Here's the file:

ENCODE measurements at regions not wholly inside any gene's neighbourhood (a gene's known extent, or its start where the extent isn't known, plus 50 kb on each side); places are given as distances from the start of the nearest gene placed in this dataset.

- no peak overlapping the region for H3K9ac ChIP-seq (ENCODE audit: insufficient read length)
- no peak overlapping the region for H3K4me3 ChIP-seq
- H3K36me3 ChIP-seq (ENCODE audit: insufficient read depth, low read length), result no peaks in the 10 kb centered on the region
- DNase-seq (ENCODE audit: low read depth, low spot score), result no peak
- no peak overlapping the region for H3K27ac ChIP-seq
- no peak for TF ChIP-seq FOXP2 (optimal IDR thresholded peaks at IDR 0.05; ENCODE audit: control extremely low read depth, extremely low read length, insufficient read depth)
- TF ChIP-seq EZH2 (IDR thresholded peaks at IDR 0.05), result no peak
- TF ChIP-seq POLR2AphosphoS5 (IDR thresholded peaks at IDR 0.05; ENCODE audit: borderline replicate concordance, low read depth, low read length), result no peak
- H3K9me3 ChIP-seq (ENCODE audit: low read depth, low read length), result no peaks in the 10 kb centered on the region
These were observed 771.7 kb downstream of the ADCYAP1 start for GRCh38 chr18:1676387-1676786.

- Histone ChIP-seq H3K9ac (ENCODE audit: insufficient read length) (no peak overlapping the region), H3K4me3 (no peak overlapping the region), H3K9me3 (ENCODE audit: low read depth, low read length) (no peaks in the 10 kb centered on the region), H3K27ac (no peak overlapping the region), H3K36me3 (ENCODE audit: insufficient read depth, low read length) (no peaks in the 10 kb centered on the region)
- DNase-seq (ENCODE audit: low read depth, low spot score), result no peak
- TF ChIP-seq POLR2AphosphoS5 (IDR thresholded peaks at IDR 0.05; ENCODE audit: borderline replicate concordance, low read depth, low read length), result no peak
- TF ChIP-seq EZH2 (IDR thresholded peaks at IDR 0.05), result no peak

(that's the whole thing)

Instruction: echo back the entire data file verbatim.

ENCODE measurements at regions not wholly inside any gene's neighbourhood (a gene's known extent, or its start where the extent isn't known, plus 50 kb on each side); places are given as distances from the start of the nearest gene placed in this dataset.

- no peak overlapping the region for H3K9ac ChIP-seq (ENCODE audit: insufficient read length)
- no peak overlapping the region for H3K4me3 ChIP-seq
- H3K36me3 ChIP-seq (ENCODE audit: insufficient read depth, low read length), result no peaks in the 10 kb centered on the region
- DNase-seq (ENCODE audit: low read depth, low spot score), result no peak
- no peak overlapping the region for H3K27ac ChIP-seq
- no peak for TF ChIP-seq FOXP2 (optimal IDR thresholded peaks at IDR 0.05; ENCODE audit: control extremely low read depth, extremely low read length, insufficient read depth)
- TF ChIP-seq EZH2 (IDR thresholded peaks at IDR 0.05), result no peak
- TF ChIP-seq POLR2AphosphoS5 (IDR thresholded peaks at IDR 0.05; ENCODE audit: borderline replicate concordance, low read depth, low read length), result no peak
- H3K9me3 ChIP-seq (ENCODE audit: low read depth, low read length), result no peaks in the 10 kb centered on the region
These were observed 771.7 kb downstream of the ADCYAP1 start for GRCh38 chr18:1676387-1676786.

- Histone ChIP-seq H3K9ac (ENCODE audit: insufficient read length) (no peak overlapping the region), H3K4me3 (no peak overlapping the region), H3K9me3 (ENCODE audit: low read depth, low read length) (no peaks in the 10 kb centered on the region), H3K27ac (no peak overlapping the region), H3K36me3 (ENCODE audit: insufficient read depth, low read length) (no peaks in the 10 kb centered on the region)
- DNase-seq (ENCODE audit: low read depth, low spot score), result no peak
- TF ChIP-seq POLR2AphosphoS5 (IDR thresholded peaks at IDR 0.05; ENCODE audit: borderline replicate concordance, low read depth, low read length), result no peak
- TF ChIP-seq EZH2 (IDR thresholded peaks at IDR 0.05), result no peak